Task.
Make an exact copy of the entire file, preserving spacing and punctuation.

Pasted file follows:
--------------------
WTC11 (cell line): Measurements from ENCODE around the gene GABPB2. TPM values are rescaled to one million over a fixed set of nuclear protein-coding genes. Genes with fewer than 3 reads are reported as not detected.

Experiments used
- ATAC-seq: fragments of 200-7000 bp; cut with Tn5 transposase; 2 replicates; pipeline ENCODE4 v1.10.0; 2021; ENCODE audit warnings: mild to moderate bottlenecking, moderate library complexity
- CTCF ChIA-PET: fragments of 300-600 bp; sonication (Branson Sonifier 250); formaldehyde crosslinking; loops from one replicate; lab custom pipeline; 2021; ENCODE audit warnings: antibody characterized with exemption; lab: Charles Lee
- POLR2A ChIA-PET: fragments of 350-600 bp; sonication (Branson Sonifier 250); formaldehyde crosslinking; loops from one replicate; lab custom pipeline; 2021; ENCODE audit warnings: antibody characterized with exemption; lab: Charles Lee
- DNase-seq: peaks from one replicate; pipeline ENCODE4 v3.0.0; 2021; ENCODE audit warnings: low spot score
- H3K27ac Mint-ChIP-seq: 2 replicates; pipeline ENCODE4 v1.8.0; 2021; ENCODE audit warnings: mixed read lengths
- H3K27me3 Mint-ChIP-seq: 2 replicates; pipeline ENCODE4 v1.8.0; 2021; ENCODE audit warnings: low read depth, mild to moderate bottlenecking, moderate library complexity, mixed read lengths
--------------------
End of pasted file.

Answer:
WTC11 (cell line): Measurements from ENCODE around the gene GABPB2. TPM values are rescaled to one million over a fixed set of nuclear protein-coding genes. Genes with fewer than 3 reads are reported as not detected.

Experiments used
- ATAC-seq: fragments of 200-7000 bp; cut with Tn5 transposase; 2 replicates; pipeline ENCODE4 v1.10.0; 2021; ENCODE audit warnings: mild to moderate bottlenecking, moderate library complexity
- CTCF ChIA-PET: fragments of 300-600 bp; sonication (Branson Sonifier 250); formaldehyde crosslinking; loops from one replicate; lab custom pipeline; 2021; ENCODE audit warnings: antibody characterized with exemption; lab: Charles Lee
- POLR2A ChIA-PET: fragments of 350-600 bp; sonication (Branson Sonifier 250); formaldehyde crosslinking; loops from one replicate; lab custom pipeline; 2021; ENCODE audit warnings: antibody characterized with exemption; lab: Charles Lee
- DNase-seq: peaks from one replicate; pipeline ENCODE4 v3.0.0; 2021; ENCODE audit warnings: low spot score
- H3K27ac Mint-ChIP-seq: 2 replicates; pipeline ENCODE4 v1.8.0; 2021; ENCODE audit warnings: mixed read lengths
- H3K27me3 Mint-ChIP-seq: 2 replicates; pipeline ENCODE4 v1.8.0; 2021; ENCODE audit warnings: low read depth, mild to moderate bottlenecking, moderate library complexity, mixed read lengths